Arthur C Clarke never – but could have – said, 'Sufficiently advanced craft is indistinguishable from magic'. Certainly, when walking around an exhibition of woven steel and fused linen and glass, the question that springs to mind is, 'How did they do that?'
The (work in progress) exhibition at Craft NI, part of August Craft Month 2012, aims to give visitors at least some idea of the answer to that question. Six makers, all participants in the Making It Business Programme, will display the various stages of their processes, from concept to creation.
Michelle Stephens, one of the makers who will work in situ at Craft NI throughout August, discusses the concept behind the exhibition. 'It is to show viewers the idea behind the work and to break down people's conceptions of what craft is. It isn't just felted badges, it is high quality, beautifully made stuff.'
Fellow maker Alison Lowry notes that artist/designer/makers fall into a strange 'grey area' of public perception, as 'artists who combine an artistic idea with high technical competence'.
Both Stephens and Lowry fall into this category of highly technical artists. Lowry's interests lie in the history of the textile industry and the transition of textiles into glass. Her main piece for (work in progress) is a wall piece of 39 little dresses mounted on a board. 'It's a departure for me, since there is some colour,' she says. 'I'm usually very monotone.'
Stephens' work, meanwhile, 'is based around concepts of the textile process, and then I bring in contemporary technologist practice'. She uses an old form of tablet weaving and forged steel thread to create a mixed-media construction piece.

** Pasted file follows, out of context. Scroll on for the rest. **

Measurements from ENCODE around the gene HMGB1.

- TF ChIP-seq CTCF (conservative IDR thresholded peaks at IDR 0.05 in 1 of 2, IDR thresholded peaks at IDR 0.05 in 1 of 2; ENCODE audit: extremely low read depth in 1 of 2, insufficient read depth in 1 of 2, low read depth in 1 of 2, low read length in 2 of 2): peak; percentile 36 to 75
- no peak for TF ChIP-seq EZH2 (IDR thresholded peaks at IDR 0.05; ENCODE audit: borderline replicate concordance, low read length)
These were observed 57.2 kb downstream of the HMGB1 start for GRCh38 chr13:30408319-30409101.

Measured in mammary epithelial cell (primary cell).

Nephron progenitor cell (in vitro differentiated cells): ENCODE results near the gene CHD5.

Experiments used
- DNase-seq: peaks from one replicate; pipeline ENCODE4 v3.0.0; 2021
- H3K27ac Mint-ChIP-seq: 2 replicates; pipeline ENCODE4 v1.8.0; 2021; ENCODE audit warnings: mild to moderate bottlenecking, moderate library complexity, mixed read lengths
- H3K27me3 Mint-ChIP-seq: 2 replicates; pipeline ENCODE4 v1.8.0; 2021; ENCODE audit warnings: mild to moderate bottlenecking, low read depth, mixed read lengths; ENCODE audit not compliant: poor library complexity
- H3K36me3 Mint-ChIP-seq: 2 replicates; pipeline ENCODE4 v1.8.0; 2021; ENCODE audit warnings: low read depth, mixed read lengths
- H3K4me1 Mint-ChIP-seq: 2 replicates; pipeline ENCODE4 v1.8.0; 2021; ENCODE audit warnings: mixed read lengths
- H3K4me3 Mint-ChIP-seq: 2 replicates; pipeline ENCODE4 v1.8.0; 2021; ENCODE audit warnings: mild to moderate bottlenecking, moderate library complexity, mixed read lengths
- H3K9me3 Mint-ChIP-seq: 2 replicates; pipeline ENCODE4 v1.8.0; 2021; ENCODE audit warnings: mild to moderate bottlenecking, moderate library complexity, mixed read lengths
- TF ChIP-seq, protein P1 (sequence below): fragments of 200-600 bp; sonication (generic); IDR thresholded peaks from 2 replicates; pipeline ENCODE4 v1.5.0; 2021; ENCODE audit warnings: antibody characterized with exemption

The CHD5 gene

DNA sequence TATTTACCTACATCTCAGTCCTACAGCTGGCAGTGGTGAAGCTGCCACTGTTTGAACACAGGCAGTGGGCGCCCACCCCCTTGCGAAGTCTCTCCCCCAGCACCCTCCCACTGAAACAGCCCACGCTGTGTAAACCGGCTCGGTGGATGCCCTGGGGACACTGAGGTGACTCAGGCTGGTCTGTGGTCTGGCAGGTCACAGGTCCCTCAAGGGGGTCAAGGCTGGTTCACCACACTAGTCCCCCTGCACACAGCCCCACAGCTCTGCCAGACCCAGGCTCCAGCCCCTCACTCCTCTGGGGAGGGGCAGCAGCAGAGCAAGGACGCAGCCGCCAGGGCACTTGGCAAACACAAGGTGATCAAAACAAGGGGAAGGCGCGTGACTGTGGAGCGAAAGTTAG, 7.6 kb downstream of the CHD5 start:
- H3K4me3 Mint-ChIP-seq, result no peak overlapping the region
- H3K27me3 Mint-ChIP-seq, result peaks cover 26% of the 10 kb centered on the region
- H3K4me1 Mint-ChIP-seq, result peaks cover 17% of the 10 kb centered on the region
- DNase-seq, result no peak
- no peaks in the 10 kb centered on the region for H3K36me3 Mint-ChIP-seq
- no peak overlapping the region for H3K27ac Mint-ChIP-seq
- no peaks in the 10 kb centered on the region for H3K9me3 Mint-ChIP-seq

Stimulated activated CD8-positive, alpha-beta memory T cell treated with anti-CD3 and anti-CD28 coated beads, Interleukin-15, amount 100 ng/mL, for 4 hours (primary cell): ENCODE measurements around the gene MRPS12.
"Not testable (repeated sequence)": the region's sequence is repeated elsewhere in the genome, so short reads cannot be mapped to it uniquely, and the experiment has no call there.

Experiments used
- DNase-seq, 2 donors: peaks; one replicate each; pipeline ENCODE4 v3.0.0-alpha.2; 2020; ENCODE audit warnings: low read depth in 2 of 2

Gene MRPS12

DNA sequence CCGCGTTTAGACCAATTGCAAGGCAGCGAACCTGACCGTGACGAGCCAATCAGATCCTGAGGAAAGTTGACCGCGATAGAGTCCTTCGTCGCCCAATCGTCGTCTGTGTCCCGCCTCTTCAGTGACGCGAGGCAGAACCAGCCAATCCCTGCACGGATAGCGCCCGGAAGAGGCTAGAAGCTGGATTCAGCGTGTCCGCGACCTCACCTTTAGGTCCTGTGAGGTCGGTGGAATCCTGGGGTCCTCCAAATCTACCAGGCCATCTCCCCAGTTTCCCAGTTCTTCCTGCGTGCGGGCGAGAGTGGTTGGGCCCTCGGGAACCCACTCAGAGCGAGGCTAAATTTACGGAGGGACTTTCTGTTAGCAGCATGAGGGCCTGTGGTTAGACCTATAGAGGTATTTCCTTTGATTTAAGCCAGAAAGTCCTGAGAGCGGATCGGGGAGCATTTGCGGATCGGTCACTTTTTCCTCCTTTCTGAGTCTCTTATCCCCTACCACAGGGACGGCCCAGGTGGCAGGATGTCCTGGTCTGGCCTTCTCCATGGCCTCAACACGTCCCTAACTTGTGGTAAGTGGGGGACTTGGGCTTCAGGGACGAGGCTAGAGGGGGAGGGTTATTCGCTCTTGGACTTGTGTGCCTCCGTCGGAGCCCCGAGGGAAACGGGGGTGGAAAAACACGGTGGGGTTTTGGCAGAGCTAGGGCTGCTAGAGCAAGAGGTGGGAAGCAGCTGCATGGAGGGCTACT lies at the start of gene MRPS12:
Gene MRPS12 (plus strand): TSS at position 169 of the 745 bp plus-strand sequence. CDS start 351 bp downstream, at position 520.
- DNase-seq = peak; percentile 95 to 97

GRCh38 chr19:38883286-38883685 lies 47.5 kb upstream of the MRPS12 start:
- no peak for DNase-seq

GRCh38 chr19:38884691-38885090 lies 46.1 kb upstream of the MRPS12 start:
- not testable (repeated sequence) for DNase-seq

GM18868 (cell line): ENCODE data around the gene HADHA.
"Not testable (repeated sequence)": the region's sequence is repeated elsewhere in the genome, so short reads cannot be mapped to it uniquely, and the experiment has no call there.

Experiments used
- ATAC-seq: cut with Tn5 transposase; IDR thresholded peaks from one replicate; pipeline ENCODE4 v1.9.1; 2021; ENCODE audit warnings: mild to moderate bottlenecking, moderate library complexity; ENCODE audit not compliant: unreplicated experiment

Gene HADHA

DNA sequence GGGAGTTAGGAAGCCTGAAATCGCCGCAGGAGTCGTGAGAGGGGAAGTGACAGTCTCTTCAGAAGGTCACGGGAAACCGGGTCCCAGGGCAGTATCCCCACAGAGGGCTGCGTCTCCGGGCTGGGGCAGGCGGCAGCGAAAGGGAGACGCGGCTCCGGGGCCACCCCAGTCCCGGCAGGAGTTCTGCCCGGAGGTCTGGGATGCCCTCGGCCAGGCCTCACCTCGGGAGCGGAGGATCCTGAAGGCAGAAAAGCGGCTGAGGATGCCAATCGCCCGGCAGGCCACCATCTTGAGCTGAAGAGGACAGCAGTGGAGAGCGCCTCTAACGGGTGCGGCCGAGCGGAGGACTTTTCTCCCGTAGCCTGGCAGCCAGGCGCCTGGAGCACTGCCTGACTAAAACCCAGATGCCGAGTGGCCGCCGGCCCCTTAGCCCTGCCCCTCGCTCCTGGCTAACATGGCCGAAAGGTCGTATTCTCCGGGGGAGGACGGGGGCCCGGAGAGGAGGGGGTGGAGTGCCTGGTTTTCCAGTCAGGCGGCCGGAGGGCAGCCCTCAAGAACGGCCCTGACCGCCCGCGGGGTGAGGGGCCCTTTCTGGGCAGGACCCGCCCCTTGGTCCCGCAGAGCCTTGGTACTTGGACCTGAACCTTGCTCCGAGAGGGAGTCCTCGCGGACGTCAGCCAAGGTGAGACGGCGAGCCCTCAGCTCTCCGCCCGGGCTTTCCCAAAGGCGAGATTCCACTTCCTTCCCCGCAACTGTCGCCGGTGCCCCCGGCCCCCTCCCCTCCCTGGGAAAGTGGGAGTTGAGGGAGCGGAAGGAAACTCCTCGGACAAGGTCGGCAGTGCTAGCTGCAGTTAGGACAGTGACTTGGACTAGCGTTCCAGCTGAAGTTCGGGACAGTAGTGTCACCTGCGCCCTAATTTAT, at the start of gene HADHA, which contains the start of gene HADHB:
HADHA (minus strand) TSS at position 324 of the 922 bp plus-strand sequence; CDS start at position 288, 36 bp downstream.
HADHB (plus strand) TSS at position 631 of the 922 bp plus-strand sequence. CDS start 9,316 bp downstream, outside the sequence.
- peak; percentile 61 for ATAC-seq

Both Stephens and Lowry are enthusiastic about the experience of being on the Making It programme. 'It's lovely to get your studio paid for for two years,' Lowry laughs. She adds more seriously that the support from the Arts Council of Northern Ireland and Craft NI have given her vital breathing space. 'I can work out what I want to make, who is my audience, where do I want to be in five or ten years.'
The support offered by the Making It programme isn't just financial, though. Both makers agree that the practical business development side of things, particularly the one-on-one workshops with Dr Rachel Smart, has been an invaluable resource.
'Rachel, who runs that side of the programme, is really switched on,' Lowry explains. 'She really gives you confidence in going forwards.'
Smart helps the participants work out business plans and identify target markets for their work. She also gives out homework and the occasional scolding.
'She told me off about my prices,' Stephens admits. 'She said, “With what you do, Michelle, selling it for that amount is like slave labour”. It's that bit of guidance that really makes a difference. Most of us are just starting out, so it's great to have someone to talk to about prices and other things that you don't have experience in.'
With big plans for the future – Lowry is hoping to break into the 'glass art' scene in the States, while Stephens is doing research into carbon fibre for large scale sculptural work – the makers are delighted to part of August Craft Month.
'It is a great showcase,' Stephens concludes. 'It gets us out there to everyone, not just to “arty people”.'
(work in progress) is at Craft NI from August 2 - 31. Visit the Craft NI website to learn more about August Craft Month, and events happening in your area over the summer.